From St Kilda To Kings Cross

A completed PhD investigating the geography of live music in Sydney and Melbourne between the 1980s and 2000s.

Northern Exposure – sample maps of the Taylor Project

Hello and welcome back. Since my last blog post, the historical spatial database is now considerably more populated and I’m in the process of using all this gig listings data to produce maps of Melbourne and Sydney for use in interviews.

During interviews I’d like to hear participants’ off-the-cuff interpretations of what those maps represent, so rather than post them all up here now, I’ve included a sample set of maps from my own band, the Taylor Project.

Coburg Better Block bike

We’ve been playing since 2007 and do seem to have a slight (read: total) bias against travelling south. We play in northern Victoria, and northern Melbourne. We also, unsurprisingly, live around these areas. However, I was a little taken aback to see the extent of this, as in the back of my mind I’d figured somewhere, sometime we must have played in St Kilda or something. But, no. We might as well have had those little bail-bond anklets on, giving electric shocks every time when went over the Yarra.

My initial interpretation of this is not that it represents an inherent dislike of, or from, any particular suburbs, but that it attests to the law of least resistance (though, ultimately, they are not unrelated concepts). We like playing gigs, indeed they are a core feature of what we do, but we’re not striving far afield, literally or figuratively, and we certainly don’t have an agency or a set of roadies. This set of day to day possibilities, lived over several thousand days, is rendered in plain (or plane) speaking maps. This initial interpretation also fits with a comment from my excellent test interviewee in January – one doesn’t want to add distance to the process of putting on gigs, as then it gets less and less like a party, and more like a kerfuffle. Plus the old “stumbling distance” rule of thumb holds a lot of weight too. I’m pretty sure I can see some ghost tram lines in there!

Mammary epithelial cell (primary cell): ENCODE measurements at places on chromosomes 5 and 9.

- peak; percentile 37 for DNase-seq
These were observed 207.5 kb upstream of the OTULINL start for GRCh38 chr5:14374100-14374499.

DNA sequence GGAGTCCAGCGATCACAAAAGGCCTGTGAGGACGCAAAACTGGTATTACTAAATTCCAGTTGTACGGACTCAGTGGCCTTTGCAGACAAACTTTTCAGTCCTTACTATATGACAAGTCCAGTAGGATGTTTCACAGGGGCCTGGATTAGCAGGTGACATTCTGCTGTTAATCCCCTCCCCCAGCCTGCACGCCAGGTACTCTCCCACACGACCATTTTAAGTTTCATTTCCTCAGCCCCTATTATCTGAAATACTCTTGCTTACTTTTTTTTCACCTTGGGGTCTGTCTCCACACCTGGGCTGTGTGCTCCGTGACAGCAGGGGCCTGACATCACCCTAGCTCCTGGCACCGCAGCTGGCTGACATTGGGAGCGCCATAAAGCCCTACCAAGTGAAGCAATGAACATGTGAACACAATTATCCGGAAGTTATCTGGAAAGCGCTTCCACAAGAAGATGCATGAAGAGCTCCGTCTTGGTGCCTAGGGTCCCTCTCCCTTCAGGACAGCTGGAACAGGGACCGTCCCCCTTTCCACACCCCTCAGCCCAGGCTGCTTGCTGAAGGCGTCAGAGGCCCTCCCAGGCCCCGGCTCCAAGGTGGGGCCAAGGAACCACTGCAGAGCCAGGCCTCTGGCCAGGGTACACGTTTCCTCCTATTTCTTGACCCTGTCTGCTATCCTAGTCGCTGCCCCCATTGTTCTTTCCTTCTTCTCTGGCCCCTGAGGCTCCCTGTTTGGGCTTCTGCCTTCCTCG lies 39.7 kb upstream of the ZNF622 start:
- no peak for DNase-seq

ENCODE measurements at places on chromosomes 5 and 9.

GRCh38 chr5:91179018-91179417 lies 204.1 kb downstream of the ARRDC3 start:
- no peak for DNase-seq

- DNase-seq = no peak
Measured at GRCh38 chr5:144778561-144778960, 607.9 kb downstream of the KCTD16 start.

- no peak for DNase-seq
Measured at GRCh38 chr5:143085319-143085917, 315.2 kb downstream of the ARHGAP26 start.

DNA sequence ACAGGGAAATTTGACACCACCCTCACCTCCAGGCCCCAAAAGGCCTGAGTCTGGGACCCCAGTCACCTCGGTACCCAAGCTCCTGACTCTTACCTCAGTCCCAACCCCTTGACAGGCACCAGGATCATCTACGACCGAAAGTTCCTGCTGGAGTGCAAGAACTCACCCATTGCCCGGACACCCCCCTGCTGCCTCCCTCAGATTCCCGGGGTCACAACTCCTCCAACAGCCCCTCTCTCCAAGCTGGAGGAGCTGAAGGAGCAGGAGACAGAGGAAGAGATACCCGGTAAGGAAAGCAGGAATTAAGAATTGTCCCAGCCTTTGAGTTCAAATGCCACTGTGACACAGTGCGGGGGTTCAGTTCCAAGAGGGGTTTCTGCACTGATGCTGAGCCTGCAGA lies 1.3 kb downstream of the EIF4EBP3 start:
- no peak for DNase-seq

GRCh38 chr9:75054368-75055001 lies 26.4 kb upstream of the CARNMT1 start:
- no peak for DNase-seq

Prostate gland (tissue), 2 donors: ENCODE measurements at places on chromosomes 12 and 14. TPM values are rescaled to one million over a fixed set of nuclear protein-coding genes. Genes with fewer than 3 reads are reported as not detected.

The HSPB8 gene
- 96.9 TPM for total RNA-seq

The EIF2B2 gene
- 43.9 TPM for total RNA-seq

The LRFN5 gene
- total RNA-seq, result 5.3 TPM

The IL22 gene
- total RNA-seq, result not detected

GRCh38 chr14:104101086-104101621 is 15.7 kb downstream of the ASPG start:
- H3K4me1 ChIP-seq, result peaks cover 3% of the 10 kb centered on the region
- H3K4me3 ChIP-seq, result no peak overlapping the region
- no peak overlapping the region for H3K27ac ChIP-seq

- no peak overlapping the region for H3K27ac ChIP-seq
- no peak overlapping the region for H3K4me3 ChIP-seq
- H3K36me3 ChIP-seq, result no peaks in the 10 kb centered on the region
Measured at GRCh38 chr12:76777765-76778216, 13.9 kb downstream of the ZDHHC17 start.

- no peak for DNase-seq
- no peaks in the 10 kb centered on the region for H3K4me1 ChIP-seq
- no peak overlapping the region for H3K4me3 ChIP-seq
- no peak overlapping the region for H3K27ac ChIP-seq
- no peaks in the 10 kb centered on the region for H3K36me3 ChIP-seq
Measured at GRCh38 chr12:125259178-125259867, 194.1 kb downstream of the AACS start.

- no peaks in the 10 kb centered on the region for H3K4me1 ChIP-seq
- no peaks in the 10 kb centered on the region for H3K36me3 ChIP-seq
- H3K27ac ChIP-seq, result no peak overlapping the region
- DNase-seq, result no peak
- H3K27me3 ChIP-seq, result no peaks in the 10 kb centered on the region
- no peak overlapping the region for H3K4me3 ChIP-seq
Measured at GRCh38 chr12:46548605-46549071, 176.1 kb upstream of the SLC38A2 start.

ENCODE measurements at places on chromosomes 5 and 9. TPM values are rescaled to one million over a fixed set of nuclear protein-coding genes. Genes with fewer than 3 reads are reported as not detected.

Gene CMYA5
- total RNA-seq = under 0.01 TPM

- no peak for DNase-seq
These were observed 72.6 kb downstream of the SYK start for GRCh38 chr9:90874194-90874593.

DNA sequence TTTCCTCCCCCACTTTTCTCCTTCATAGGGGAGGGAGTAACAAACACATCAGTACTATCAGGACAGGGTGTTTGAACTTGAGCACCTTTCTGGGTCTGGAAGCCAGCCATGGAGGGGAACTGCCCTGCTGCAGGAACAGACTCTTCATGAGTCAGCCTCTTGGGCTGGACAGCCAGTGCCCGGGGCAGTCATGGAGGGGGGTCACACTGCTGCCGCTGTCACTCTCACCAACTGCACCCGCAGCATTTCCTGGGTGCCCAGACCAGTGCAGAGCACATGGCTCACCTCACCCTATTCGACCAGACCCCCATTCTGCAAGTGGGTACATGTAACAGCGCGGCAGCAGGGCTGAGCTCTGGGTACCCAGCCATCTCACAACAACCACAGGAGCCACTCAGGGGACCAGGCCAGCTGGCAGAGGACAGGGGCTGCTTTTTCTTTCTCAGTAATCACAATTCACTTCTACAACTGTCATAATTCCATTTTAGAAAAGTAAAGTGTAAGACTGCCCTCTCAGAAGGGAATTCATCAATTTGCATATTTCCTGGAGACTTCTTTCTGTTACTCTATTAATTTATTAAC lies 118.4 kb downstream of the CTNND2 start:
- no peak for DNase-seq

Some of the significant venues seen below are now, sadly, no more. The Stork, The Empress, the East Brunswick among them. But others are still going strong. And there’s lots of perfectly nice venues that we just don’t play at – music scenes, after all, are relationships negotiated in place, not a static Stonehenge of venues. You might like to compare these maps with those presented in an older post on the Models and Boys Next Door, circa 1980, showing very different renderings of Melbourne.

If you know of some other publicly available “gigographies” then let me know. They can be fun to generate maps on.

Also a warning that these are low res, quickly produced maps. I hope they are still interesting and I’d love to hear your interpretations of what they say about the Taylor Project, and/or how they might compare to other bands.




2 comments on “Northern Exposure – sample maps of the Taylor Project

  1. Tania